How to update an HTML image gallery (PHP tutorial)

In this tutorial I’ll walk you through the steps involved in building a databaseless PHP admin section for Smooth Gallery. When done, without much effort you should be able to adapt the code to fit any similar JavaScript image gallery(/slider/switcher/swapper… whatever). So let’s take a look at it:

Smooth Gallery Manager

Smooth Gallery Manager

As mentioned on the manager page, the password is “demo” and you don’t have sweat about removing/adding/reordering images—the manager in the demo resets the file to an initial input each time a user logs in. For faster testing: right click some photo from the internet, select copy image location and paste it in the Add New Item/Image location field (that’s the only required field). Then press Add. Then in the Edit Items part copy and paste image locations from one item to another and then update it.

You will want to download the gallery + manager before continuing. After you do, open up manager.php and follow along. Only the more important parts ware discussed below, the rest is commented in the file.

So how come no databases?

It’s an image gallery, it’s not gonna have thousands of entries. There’s not much justification in creating a database for 5-20 items. We’ll keep it all in the HTML. And this will give us a chance to work with a really neat tool: PHP Simple HTML DOM Parser. This HTML parser written in PHP5+ is going to save us a lot of work. And I think this won’t be the last you hear of it here on Vile Works.

1. The logic behind it, in plain English

We’re going to have a simple log in/log out functionality, we don’t want anyone who knows the manager’s URI to be able edit our gallery. After the log in, two main options will be available: add new item and edit existing items. …And a log out link.

if logged in
	if received 'add item'
		add the item;
	display 'add item' form;
	if received 'update items'
		update all the items;
	display 'update items' form;
	display 'log out' link;
	display 'log in' form;

The conditioned actions “if received ‘add item’ -> add the item” and “if received ‘update items’ -> update the items” are placed in the code before their forms so that they will display a success or error message in the page just above the form that was submitted. The “add new item” functionality will add a new item at the beginning of the gallery: the image along with its title, description and a link to another page. The “update items” will allow us to:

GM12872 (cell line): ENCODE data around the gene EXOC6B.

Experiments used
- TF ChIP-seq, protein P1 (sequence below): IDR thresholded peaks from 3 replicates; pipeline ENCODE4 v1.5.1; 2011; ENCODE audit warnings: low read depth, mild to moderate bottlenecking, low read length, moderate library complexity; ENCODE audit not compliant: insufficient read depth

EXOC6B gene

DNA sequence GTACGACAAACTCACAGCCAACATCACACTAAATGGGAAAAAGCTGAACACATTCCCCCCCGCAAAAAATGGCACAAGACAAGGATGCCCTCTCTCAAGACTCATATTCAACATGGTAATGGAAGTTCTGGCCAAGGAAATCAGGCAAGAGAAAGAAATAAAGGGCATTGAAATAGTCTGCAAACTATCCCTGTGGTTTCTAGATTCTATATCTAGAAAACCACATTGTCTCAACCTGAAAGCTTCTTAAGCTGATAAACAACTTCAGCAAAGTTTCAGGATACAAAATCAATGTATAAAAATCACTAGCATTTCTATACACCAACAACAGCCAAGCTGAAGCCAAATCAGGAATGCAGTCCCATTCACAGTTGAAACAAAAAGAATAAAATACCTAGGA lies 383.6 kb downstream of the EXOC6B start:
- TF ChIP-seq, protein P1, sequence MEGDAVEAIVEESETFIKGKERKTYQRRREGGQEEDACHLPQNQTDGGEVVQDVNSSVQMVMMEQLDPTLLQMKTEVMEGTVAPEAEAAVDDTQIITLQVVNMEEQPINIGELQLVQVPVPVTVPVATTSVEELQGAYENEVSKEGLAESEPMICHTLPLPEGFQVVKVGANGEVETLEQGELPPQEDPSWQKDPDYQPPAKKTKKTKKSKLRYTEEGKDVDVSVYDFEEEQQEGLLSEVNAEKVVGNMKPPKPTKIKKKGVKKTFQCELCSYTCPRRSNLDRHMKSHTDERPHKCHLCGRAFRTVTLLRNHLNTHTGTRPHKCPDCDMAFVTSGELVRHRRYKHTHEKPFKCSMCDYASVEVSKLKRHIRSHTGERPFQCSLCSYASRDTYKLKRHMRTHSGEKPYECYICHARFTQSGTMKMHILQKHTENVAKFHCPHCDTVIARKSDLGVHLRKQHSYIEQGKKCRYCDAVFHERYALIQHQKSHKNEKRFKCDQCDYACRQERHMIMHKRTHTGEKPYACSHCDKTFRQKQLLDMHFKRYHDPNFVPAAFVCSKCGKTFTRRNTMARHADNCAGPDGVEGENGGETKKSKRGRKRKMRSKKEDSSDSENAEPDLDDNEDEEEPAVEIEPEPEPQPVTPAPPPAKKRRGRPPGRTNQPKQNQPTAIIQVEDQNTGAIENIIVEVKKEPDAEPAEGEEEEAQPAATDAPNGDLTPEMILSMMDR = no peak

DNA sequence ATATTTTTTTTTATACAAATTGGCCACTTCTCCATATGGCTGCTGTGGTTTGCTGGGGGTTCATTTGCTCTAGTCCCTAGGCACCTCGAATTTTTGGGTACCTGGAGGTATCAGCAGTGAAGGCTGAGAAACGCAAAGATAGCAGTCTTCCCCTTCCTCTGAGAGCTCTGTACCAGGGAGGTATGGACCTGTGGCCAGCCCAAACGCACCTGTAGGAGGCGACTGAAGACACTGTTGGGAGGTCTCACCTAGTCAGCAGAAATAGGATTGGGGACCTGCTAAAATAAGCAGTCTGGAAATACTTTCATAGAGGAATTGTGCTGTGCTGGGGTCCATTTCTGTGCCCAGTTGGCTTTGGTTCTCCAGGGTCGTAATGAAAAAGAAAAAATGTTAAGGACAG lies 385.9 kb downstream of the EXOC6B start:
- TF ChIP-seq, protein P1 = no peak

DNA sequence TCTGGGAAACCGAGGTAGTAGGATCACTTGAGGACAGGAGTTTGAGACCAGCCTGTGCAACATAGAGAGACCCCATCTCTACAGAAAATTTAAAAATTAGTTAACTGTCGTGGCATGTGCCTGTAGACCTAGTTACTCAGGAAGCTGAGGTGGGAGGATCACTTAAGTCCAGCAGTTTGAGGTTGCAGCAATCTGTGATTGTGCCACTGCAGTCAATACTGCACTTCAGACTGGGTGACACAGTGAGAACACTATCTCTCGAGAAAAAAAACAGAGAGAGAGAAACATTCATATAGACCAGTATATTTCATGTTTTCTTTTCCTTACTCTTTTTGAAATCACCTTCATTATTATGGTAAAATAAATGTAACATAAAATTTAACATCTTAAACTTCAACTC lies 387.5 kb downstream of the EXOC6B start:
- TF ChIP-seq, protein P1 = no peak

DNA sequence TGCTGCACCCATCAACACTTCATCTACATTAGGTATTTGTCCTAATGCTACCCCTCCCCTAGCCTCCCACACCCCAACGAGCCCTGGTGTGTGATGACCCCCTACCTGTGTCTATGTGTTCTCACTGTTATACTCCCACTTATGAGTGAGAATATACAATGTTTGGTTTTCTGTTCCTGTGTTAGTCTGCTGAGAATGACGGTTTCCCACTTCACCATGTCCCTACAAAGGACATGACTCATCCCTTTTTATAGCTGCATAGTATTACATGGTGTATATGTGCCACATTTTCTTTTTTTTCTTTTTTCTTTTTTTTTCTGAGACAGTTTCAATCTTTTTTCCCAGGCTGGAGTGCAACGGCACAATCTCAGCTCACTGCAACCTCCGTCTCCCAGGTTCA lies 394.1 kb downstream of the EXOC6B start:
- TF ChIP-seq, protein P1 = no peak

• change the items’ titles, descriptions, images and the URL the images link to
  • delete items
  • and to reorder the items

2. What’s the manager managing

Let’s take a look at the HTML code of a regular SmoothGallery. [embed_snipt:uUhg2] And this is a kind of a common way for JavaScript image galleries to store their data in the HTML although some might have small differences like using <li>;’s instead of <div>’s for the item nodes (which I believe is a more semantic way). Note: The default Smooth Gallery also had a carousel displaying thumbnails of images. To keep things more general (and not just Smooth Gallery specific), the thumbnails will not be handled by the manager—they were also removed from the HTML—and the carousel was turned off in

showCarousel: false,

However, after getting an idea about how the whole thing works, through a small process of intuition the specific functionality could be easily added.

3. Using the Simple HTML DOOM Parser to add a new element

The “add new item” action will just add a new HTML node at the beginning of the gallery with the inputted details it received from the form. [embed_snipt:uUhj4] The above snippet is just the part responsible for the “add new item” action. And this is where the HTML parser first comes in.


Those of you familiar with the jQuery JavaScript library might have noticed the find() method. This searches for all descendant elements that match the specified expression (CSS selector). In the code above, the second argument for the find() method is the element’s index—in our case 0, because we always need the first (and only) match. After getting to an element, you can easily manipulate its attributes (src, href etc) and its inner and outer text. The image below illustrates the difference between the innertext and outertext. innertext/outertext

Outer text is the element including its opening and closing tags and the inner text is just what’s “inside” of it, between the opening and closing tags. What follows in the code is the HTML for the form which sends the data to the snippet discussed above. [embed_snipt:uUia0]

4. Using the Simple HTML DOOM Parser to update the existing elements

And by “update” I mean edit, delete or reorder. [embed_snipt:uUib1]

4.1 Updating and deleting

In the first loop we’re going through the items and if an item was deleted, the outer text is set to null and its position is stored in the $deleted_positions array (we’ll need these positions when we sort them). If the item wasn’t deleted, all its information will be updated.

4.2 Sorting the items with Bubble sort